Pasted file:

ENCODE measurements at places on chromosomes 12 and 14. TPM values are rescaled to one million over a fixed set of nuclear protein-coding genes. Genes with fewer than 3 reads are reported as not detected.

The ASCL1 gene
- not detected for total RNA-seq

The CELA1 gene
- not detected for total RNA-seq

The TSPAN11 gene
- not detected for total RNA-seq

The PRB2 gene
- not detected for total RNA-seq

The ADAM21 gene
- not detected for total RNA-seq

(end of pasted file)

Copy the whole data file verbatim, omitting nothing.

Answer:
ENCODE measurements at places on chromosomes 12 and 14. TPM values are rescaled to one million over a fixed set of nuclear protein-coding genes. Genes with fewer than 3 reads are reported as not detected.

The ASCL1 gene
- not detected for total RNA-seq

The CELA1 gene
- not detected for total RNA-seq

The TSPAN11 gene
- not detected for total RNA-seq

The PRB2 gene
- not detected for total RNA-seq

The ADAM21 gene
- not detected for total RNA-seq